In the Jewish tradition we have an affinity for fasting. It seems that with all of the eating that we do as Jews, the ancient Talmudic sages felt that maybe we should balance that out. So, they instituted several fasts during the year. This year after dismissing many of my former laws and customs I wondered how I would approach the fast day known as Tisha b’ab which commemorates the destruction of the holy temple in ancient Jerusalem. I questioned whether I would be fasting this year or not. Why put myself through an experience that kept me from eating-one of my personal joys? Yet one of my wonderful friends said to me, “you’ll fast or you won’t. It doesn’t make a difference because in appreciating the moment you lose nothing in experiencing whatever is here.” That was so liberating. My opportunity, as always, was to meet the moment with love, whether eating or not. Well this was new for me. Now the rules were no longer ruling me and breaking them no longer held the same attraction. I was truly free to do what I would do. And so I didn’t eat until I did. In the process I had the most wonderful insight.
For a while I have been comparing Judaism to other religions. The first thing I noticed is that Judaism did not have guru. There’s no Buddha, no Jesus and no Mohammed. There is no human form for us to look up to. Yes we have Moses and Abraham but they just don’t sit in the same light as the others. After grappling with it for a while I came to the wonderful realization that maybe Jews don’t have a guru because the Old Testament knew that true knowledge can only come from ourselves. When we look to outside sources to fix us, to show us the path, we will be sorely disappointed and led the wrong way. As Jews, the Torah tells us that the only way we will get it, is by looking inside of ourselves. What better opportunity is there for self inquiry than a day that prohibits, eating, drinking, sex, bathing, swimming, shopping and even Bible study. The only thing that we have left to do is feel the moment.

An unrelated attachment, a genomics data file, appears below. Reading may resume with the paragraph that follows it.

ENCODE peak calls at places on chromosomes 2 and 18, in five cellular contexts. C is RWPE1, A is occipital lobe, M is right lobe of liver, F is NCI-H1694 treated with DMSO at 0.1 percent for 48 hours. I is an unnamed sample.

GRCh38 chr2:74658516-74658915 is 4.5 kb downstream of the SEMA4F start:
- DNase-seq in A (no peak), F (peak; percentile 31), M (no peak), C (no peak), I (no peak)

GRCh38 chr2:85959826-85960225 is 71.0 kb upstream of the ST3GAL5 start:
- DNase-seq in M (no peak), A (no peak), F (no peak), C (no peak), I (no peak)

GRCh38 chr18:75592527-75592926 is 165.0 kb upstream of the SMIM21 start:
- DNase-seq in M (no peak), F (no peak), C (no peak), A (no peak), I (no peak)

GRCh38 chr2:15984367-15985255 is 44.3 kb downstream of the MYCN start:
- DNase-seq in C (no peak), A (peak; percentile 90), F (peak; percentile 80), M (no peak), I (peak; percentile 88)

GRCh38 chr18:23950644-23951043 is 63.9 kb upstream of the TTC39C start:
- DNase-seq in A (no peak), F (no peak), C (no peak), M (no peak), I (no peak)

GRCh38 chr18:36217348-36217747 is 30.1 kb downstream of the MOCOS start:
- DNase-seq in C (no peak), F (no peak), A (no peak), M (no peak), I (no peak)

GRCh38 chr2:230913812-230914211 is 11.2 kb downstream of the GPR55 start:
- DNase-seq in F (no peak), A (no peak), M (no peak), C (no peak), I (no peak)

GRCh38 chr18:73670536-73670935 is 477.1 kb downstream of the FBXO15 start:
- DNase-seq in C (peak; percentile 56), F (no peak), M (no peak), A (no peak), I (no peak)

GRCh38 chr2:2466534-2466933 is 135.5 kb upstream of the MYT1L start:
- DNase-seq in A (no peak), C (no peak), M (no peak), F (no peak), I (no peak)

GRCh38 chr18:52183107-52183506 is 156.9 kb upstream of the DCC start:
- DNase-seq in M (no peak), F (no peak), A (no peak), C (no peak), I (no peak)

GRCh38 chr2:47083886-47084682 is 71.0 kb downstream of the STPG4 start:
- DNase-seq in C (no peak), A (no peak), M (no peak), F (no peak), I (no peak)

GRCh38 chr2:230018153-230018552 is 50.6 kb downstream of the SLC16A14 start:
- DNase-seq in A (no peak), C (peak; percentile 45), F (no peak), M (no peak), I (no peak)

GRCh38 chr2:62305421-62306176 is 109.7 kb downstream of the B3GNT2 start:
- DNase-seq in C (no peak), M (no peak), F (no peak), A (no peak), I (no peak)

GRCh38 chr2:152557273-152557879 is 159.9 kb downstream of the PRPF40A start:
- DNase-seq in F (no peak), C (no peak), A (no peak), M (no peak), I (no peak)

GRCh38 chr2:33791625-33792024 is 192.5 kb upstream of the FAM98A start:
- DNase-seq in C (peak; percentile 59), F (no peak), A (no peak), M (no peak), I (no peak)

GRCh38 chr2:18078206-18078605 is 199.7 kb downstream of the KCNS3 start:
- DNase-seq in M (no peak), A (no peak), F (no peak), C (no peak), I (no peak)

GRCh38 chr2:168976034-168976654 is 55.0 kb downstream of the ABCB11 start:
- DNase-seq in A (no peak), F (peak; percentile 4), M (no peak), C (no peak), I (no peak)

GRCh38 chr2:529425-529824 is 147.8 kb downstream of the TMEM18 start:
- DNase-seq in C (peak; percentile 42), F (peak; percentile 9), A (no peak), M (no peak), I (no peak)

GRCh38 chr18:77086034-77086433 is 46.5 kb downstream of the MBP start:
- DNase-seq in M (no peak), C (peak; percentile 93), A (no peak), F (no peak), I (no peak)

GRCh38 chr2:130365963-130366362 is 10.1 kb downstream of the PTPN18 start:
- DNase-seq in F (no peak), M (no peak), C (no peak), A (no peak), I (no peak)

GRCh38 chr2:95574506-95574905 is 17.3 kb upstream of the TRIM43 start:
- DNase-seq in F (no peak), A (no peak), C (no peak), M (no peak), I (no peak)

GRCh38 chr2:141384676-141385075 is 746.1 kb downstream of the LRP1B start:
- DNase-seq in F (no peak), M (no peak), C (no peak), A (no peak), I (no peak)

You cant distract yourself with anything. The sages seemed to have known that being in the moment was so difficult for us that they forced us to remove all distractions. And so, I postulate, maybe this was their attempt at giving us an opportunity to truly experience for ourselves what it feels like to be present. In that experience we have the opportunity to get in touch with the feelings and beliefs that keep us stuck. It gives us an opportunity to reflect on how we truly feel. In my experience when I am not fully aware of my feelings, I unconsciously act unkindly to others, especially when I am dealing with fear. If I am afraid of being rejected, I will reject the person first so as not to be hurt.
When we are in the moment without any distractions we have nothing to divert us from the truth. All the feelings and emotions surface with nowhere to go other than to be brought into consciousness . It is in this moment of reflection that we can notice the discrepancy between our feelings and our actions and choose love rather than fear.
Rabbi Esther Azar